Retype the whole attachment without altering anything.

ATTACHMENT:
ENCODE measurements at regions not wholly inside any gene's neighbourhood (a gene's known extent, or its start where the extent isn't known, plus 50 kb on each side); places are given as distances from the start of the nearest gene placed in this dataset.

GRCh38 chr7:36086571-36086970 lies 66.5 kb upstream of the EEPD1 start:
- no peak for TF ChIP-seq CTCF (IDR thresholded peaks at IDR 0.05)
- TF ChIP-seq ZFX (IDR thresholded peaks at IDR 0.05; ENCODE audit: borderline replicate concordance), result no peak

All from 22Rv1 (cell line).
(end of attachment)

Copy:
ENCODE measurements at regions not wholly inside any gene's neighbourhood (a gene's known extent, or its start where the extent isn't known, plus 50 kb on each side); places are given as distances from the start of the nearest gene placed in this dataset.

GRCh38 chr7:36086571-36086970 lies 66.5 kb upstream of the EEPD1 start:
- no peak for TF ChIP-seq CTCF (IDR thresholded peaks at IDR 0.05)
- TF ChIP-seq ZFX (IDR thresholded peaks at IDR 0.05; ENCODE audit: borderline replicate concordance), result no peak

All from 22Rv1 (cell line).